Commercially available bending irons are acceptable but leave plenty of room for improvement. After having the heating element fail in my unit, I decided to give the whole unit an upgrade to produce more consistent bending with less chances of burning ribs.
I kept the aluminum ‘iron’ and discarded the rest. I rebuilt the base from maple in a similar fashion to the original. The cartridge heater was replaced with a 250 Watt unit. A PID controller and thermocouple replaced the old-fashioned stove element controller. This allows for accurate temperature setting, with a clear digital display. The PID controller keeps the temperature on target.
The aluminum ‘iron’ was hollow, meaning that the outer surface of the ‘iron’ would cool if it was bending wood, particularly when using a wet cloth for steam. By filling the head with lead free solder, the amount of heat held by the head increased significantly. The temperature stability improves but the initial time to heat-up to bending temperature is increased.
I’ve very happy with the performance of the rebuilt bending iron. I’ve found bending temperatures of 160ºC (320ºF) to 170ºC (340ºF) sufficient.
Very nice rework. I assume you bought the iron new and you haven’t really made that many instruments. I am concerned about the durability of these units. What kind of PID did you use? Looks like you set the set point and then allow the iron to match. NICE!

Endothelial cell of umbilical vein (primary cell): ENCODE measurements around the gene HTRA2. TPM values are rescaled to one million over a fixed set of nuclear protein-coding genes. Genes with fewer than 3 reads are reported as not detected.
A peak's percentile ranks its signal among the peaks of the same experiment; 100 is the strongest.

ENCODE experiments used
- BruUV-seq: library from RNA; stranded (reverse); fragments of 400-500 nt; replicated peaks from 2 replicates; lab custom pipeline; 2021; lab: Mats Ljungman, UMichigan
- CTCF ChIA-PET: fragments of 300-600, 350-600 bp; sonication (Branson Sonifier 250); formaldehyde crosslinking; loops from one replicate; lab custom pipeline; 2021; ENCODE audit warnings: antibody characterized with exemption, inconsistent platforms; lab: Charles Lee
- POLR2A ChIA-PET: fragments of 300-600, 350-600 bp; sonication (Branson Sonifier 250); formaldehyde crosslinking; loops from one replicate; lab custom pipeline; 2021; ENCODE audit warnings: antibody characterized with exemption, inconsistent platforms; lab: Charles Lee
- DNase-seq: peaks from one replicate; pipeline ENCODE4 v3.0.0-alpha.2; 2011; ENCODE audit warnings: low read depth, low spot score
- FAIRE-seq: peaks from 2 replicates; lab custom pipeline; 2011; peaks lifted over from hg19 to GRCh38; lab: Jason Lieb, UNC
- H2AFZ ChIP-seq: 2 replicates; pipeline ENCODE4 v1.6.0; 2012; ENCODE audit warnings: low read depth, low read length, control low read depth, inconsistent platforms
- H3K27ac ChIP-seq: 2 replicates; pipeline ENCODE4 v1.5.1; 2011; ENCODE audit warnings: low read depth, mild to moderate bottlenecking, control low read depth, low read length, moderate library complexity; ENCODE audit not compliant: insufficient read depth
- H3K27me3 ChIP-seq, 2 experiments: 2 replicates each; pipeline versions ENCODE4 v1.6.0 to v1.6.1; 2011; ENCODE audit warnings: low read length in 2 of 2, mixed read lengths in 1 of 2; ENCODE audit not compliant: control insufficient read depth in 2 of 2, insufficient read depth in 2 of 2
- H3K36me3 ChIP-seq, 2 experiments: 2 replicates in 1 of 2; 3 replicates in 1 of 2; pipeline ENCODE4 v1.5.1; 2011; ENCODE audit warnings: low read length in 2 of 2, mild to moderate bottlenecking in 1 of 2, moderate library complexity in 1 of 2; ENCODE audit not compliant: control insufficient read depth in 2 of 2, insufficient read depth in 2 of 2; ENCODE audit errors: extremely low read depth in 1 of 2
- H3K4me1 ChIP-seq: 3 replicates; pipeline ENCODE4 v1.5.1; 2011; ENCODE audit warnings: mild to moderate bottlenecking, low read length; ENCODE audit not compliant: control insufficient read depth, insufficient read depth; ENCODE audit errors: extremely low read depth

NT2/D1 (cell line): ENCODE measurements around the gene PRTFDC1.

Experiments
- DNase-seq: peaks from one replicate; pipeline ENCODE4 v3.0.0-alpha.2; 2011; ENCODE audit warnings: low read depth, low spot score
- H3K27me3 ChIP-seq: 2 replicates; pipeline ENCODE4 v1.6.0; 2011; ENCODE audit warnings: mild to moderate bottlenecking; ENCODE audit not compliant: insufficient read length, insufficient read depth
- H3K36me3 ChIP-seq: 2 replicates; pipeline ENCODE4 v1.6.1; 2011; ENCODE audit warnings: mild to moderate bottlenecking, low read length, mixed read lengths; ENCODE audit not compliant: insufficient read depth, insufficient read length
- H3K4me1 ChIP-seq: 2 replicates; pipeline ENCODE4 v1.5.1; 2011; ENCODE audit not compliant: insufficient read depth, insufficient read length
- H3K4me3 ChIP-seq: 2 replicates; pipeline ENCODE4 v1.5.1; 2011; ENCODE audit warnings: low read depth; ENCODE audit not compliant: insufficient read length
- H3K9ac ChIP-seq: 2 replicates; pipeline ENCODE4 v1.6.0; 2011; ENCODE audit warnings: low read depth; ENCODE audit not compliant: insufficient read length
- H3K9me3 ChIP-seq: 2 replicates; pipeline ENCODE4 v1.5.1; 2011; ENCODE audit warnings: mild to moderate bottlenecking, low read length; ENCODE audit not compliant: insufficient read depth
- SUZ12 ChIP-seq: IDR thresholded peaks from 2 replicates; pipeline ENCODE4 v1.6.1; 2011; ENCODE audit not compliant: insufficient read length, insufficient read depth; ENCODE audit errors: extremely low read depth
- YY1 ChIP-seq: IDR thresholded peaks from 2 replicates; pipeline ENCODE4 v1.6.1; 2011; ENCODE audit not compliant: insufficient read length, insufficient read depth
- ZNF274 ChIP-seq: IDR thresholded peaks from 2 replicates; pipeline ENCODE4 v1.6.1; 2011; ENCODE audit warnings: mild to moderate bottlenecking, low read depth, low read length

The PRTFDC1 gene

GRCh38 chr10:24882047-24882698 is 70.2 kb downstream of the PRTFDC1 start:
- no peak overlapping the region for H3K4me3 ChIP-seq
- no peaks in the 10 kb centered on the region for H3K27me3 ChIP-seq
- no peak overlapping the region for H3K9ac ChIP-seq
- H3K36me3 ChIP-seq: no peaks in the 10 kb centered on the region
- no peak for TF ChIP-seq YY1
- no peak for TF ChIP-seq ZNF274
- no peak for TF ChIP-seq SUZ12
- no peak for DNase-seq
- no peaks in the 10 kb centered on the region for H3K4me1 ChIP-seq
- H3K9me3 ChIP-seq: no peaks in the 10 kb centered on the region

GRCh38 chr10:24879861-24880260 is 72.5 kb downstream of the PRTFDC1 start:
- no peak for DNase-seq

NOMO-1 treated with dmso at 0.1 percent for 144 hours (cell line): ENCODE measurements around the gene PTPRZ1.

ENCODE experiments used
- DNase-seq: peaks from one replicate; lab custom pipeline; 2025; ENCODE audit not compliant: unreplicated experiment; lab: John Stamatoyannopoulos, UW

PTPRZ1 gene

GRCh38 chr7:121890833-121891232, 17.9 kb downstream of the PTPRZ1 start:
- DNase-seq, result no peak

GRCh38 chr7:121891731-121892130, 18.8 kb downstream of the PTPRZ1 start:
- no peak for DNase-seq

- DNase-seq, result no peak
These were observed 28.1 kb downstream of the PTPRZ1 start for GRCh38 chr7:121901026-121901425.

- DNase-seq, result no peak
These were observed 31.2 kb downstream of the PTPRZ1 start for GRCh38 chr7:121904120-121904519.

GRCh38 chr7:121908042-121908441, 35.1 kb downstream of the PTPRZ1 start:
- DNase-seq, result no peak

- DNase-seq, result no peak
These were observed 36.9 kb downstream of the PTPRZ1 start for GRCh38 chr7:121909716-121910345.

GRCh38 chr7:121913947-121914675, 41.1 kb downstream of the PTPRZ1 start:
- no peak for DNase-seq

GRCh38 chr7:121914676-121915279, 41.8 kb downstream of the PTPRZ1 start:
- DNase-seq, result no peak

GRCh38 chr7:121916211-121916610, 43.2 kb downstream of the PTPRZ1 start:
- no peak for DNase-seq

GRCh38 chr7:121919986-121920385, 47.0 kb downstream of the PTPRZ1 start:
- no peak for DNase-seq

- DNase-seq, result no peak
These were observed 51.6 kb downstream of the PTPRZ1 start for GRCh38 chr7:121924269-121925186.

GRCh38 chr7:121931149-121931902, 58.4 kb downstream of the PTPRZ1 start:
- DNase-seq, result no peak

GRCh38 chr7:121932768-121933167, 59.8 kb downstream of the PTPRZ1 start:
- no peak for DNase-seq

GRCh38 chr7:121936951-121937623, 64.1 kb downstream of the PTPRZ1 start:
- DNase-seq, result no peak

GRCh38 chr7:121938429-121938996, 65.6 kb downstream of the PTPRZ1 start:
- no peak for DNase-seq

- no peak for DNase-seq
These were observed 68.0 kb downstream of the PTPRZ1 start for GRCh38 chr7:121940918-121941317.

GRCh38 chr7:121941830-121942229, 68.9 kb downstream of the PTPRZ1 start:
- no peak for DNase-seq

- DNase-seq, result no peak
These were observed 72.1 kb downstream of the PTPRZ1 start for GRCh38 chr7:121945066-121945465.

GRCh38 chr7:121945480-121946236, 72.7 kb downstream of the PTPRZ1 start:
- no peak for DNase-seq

Aluminum has excellent heat transfer but that works both ways. I often work with stainless, esp. 304 and have considered milling out a solid bending iron. Been thinking about how to power the beastie and how to control it.
How hot is a good question. Lignum is God’s original hot melt glue. Its what holds wood together and its heat sensitive. Soften it and wood will bend and take a new shape when it cools. But, maple like many north american hard woods, contains a large amount of natural sugar. Tally one second at the table saw and you have burn marks! So you want a balance between enough heat to soften lignum but not so much as to carmelize the sugars. Being able to fine tune the bending iron temperature is a true and wonderful luxury. Good Job!
Thanks! I had only used it for two instruments when the element burnt out, so you may be right about the durability. With a replaced heater cartridge it should last a while now. The Heater fits in a cylindrical hole in the head of the bending iron, you could fabricate the place for one by simply drilling a hole (1/4″ I think) in your steel. My heater came from Omega. The PID controller came from eBay. For simplicity, it should have either a solid state relay (SSR) or traditional relay output capable of handling the amperage required by your heater (ie a 250W heater running on 120V requires a 250/120=2.1A relay or larger). Some are sold with the thermocouple included. This I bolted to the inside top of the aluminum frame, you can see the nut holding on the top of the iron. Cheers, Stephen.